## Fluorophore Photobleaching Literature References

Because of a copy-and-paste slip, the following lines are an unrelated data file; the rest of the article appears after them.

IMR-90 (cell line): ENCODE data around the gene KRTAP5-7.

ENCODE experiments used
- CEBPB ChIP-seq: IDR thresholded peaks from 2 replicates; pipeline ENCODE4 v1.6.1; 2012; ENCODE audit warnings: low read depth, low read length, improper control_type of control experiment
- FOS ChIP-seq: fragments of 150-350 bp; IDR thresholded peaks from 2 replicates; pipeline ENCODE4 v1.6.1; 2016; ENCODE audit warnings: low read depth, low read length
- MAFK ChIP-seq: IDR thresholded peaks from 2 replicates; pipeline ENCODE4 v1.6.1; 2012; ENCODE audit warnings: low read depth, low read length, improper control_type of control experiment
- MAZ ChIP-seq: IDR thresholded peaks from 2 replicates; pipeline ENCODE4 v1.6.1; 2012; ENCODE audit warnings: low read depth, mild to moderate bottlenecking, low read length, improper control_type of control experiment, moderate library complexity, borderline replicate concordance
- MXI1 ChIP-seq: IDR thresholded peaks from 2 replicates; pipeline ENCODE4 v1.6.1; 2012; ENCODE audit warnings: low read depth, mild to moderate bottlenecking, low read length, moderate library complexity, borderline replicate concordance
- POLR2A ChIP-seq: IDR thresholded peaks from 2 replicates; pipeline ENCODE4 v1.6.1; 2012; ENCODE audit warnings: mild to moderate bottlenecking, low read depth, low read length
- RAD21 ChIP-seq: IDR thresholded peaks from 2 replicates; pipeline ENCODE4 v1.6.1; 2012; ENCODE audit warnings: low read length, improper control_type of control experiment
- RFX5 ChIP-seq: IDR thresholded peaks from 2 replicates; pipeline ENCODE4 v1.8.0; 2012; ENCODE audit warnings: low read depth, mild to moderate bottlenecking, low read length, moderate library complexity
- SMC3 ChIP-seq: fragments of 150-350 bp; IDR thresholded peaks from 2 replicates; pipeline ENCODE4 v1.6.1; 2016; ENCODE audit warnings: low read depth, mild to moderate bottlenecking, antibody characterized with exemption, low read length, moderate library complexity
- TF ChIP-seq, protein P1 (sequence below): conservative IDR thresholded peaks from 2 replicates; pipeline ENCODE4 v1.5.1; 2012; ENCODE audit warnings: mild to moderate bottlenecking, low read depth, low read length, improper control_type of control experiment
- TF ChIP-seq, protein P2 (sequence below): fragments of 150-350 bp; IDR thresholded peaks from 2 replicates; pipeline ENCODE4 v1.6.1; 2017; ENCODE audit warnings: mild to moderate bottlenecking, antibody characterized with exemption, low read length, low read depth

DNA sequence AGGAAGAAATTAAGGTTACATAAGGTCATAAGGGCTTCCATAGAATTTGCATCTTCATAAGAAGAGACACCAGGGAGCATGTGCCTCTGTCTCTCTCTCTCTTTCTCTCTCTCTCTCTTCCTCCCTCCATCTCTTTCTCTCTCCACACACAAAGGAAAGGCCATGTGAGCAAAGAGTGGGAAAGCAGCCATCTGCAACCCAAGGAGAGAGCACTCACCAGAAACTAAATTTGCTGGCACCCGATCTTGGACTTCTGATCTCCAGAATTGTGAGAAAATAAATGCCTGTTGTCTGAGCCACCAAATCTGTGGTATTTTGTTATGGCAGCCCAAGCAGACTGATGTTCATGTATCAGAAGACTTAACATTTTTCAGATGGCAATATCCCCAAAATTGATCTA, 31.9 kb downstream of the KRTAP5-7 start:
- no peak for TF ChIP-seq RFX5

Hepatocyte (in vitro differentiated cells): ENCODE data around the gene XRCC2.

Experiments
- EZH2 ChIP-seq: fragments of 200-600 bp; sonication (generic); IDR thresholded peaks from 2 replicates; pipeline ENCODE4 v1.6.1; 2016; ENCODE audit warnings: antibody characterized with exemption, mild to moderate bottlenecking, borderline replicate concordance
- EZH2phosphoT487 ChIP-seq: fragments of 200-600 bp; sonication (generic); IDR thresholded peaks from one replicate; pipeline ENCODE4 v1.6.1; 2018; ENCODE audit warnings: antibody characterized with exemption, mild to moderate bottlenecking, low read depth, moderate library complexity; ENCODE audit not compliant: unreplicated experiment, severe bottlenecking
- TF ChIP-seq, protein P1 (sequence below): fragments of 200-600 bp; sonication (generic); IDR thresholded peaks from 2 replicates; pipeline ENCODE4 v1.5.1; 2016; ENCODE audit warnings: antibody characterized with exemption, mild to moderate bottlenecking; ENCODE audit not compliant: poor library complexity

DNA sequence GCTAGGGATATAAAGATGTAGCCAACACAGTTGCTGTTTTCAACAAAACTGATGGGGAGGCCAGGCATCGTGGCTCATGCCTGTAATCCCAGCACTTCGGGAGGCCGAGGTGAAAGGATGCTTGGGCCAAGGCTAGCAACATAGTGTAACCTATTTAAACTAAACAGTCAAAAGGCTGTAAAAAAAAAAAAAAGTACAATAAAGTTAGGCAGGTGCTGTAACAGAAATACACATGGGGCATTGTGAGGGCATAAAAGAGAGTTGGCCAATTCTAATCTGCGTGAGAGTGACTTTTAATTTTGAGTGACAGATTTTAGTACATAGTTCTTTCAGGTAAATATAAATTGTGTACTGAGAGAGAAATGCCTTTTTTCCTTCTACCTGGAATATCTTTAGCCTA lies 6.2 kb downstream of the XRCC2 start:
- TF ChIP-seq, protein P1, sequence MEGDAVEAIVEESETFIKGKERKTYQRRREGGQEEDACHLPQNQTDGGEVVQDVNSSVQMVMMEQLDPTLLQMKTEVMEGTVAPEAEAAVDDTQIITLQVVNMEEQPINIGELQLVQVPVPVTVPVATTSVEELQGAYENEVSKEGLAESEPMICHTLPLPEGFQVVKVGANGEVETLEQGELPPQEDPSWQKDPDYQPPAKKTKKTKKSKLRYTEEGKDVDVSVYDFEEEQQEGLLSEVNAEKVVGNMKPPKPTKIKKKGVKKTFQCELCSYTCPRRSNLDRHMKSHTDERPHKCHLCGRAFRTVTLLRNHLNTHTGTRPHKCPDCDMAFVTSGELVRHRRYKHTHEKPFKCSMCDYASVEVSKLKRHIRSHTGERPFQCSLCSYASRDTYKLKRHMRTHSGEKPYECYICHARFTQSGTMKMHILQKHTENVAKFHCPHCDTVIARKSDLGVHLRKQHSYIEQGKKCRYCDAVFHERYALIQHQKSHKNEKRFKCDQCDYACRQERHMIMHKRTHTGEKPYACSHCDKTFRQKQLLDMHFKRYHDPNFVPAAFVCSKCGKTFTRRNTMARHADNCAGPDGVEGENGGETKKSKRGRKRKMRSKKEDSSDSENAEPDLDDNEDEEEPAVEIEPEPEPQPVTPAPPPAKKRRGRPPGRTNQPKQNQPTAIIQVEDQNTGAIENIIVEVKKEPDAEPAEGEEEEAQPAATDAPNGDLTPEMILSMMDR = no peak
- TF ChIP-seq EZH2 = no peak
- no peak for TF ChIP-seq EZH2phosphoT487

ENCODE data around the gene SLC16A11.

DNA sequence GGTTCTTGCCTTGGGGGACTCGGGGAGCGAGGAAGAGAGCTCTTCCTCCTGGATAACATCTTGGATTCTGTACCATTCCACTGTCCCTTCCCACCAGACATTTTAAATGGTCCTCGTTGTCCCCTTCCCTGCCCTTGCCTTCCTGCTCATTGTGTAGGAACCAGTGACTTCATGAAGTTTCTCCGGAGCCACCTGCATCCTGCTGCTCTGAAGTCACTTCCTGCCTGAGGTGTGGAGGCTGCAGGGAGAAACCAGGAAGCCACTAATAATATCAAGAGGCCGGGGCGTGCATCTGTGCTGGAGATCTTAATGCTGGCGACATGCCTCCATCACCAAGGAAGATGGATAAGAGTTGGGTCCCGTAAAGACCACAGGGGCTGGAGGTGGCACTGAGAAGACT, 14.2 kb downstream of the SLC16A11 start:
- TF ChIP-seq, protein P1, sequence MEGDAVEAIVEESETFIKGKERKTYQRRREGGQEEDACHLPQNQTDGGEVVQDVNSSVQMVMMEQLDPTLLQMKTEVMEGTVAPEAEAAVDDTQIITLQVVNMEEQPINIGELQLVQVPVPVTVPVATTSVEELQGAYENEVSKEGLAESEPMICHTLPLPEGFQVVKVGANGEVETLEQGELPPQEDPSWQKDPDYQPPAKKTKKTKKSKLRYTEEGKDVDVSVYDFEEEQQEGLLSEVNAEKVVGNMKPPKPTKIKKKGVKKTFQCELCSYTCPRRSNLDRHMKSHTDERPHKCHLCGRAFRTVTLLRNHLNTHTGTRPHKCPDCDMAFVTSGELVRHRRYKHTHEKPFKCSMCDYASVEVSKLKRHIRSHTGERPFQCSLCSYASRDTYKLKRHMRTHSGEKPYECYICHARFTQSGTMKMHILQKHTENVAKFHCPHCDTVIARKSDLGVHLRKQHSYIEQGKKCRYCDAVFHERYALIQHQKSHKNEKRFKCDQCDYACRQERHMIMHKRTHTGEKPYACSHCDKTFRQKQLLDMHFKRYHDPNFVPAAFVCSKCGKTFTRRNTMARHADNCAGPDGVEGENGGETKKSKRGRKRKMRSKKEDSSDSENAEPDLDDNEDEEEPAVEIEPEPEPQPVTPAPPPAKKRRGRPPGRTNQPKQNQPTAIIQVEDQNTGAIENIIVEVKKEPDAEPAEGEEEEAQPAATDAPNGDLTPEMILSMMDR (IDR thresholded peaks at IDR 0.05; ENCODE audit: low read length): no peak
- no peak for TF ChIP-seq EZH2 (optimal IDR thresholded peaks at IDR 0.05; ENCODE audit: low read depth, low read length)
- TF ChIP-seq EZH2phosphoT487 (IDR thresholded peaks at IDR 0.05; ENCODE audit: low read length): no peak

Photobleaching (also termed fading) occurs when a fluorophore permanently loses the ability to fluoresce due to photon-induced chemical damage and covalent modification. Upon transition from an excited singlet state to the excited triplet state, fluorophores may interact with another molecule to produce irreversible covalent modifications. The triplet state is relatively long-lived with respect to the singlet state, thus allowing excited molecules a much longer timeframe to undergo chemical reactions with components in the environment. The average number of excitation and emission cycles that occur for a particular fluorophore before photobleaching is dependent upon the molecular structure and the local environment. Some fluorophores bleach quickly after emitting only a few photons, while others that are more robust can undergo thousands or millions of cycles before bleaching.

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